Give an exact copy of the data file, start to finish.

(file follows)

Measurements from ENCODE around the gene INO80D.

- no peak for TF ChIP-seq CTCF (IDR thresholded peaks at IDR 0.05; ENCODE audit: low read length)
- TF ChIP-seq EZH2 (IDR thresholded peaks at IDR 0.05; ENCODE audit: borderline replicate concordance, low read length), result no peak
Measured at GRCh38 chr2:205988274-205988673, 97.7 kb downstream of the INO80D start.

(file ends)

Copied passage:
Measurements from ENCODE around the gene INO80D.

- no peak for TF ChIP-seq CTCF (IDR thresholded peaks at IDR 0.05; ENCODE audit: low read length)
- TF ChIP-seq EZH2 (IDR thresholded peaks at IDR 0.05; ENCODE audit: borderline replicate concordance, low read length), result no peak
Measured at GRCh38 chr2:205988274-205988673, 97.7 kb downstream of the INO80D start.